A little less than eight months old, Shaily tries to grab the hands of a reporter her mother is talking to while her twin Shilpa plays in her father’s lap nearby. Shaily and Shilpa were joined at birth and were surgically separated at the All India Institute of Medical Science (AIIMS) here a few months ago when they were six months old. They are both healthy and cheerful now. The twins were born to Lal Bhai, a daily wage labourer, and Shashikala in Aber village of Satna in Madhya Pradesh. They were brought to AIIMS Nov 12, 2012, nearly a month after their birth. For the poor parents, a surgery for their daughters was an impossible dream. However, MP from Satna, Ganesh Singh, stepped in and brought them to AIIMS.

Doctors took nearly five months to complete check-ups on the girls and plan the surgery, which took place May 29.Doctors said the girls shared one vital organ, the liver, which was to their advantage. ‘The girls were joined at chest, so our first concern was whether they shared the heart. Fortunately, they had separate hearts and other organs, but shared liver,’ said said M. Bajpai, professor of paediatric surgery at AIIMS.

The surgery took about eight hours, of which nearly four hours were taken to give anaesthesia. Then the liver was separated and was covered in local body tissues. The chest and bone muscles were also separated and a reconstructive surgery was done. ‘We are feeling blessed that our children are healthy,’ said Lal Bhai.

‘We were sad, we cried when they were born. We did not know why this happened. I did not know I was carrying twins. When we went for delivery to the government hospital, we were asked to go to a private hospital,’ said Shashikala. However, the parents are now hopeful of a bright future for their girls. ‘We want to give them good opportunities in life, to educate them,’ said Lal Bhai. Doctors also said that the girls would have a normal life. ‘They will have to come here for checkups for some years. They will have a normal life,’ Bajpai added.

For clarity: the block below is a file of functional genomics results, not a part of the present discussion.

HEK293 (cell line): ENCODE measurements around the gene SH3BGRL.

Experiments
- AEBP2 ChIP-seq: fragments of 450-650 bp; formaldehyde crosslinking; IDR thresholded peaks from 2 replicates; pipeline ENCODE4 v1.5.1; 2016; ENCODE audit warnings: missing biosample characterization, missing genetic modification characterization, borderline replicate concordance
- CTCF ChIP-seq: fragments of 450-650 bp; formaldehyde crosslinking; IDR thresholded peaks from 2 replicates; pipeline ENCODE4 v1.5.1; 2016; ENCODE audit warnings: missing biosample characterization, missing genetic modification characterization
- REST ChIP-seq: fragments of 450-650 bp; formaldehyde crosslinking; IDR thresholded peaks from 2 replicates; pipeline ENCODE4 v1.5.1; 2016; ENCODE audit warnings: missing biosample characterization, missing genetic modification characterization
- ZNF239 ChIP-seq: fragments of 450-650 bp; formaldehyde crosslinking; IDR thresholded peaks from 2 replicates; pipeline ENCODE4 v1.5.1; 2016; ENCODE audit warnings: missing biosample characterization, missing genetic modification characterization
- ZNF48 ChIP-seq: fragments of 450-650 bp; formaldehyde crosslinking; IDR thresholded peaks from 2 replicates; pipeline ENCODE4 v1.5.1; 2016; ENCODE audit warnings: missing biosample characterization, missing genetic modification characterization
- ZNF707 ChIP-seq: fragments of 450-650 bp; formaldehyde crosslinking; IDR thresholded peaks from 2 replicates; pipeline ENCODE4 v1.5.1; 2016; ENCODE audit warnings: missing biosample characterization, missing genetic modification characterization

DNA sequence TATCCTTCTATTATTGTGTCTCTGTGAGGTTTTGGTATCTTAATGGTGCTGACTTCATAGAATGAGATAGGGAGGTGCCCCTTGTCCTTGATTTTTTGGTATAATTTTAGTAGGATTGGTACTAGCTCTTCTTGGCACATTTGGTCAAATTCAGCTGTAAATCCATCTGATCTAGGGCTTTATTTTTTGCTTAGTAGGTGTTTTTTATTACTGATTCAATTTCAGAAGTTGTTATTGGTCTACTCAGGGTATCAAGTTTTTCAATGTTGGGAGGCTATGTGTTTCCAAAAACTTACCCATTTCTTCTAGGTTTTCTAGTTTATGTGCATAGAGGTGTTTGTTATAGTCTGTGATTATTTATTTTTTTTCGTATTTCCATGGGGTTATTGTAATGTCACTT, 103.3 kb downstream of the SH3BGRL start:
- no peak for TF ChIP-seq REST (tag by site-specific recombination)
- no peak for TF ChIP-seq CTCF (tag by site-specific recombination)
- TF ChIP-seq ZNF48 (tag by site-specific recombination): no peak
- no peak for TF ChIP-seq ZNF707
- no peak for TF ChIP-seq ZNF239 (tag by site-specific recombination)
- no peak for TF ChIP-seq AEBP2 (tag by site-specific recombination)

In recent times, there have been various conjoined twins in the news most including a pair in Panvel who were almost sacrificed by their father who was hoodwinked by a black magic, Bihar’s17-year-old conjoined twins Saba and Farah who won’t be separated according to a SC ruling because there were chances that one of the twins wouldn’t survive the surgery and Betul’s twins (Stuti and Aradhana) where Aradhana passed away of septicaemia.  

What are conjoined twins?

Conjoined twins are usually joined at birth and it’s a rare phenomenon which occurs  rarely (1 in 50,000 births). The incidences of conjoined twins are higher in Southwest Asia and Africa. 50% are stillborn and overall survival rate is around 25%. For some reason the condition is more common among females. There are two theories to explain conjoined twins’ existence. One of them is fission, in which the fertilised egg splits partially. The other and more accepted theory is fusion, in which a fertilised egg completely separates but stem cells find similar stem cells and fuse the twins together.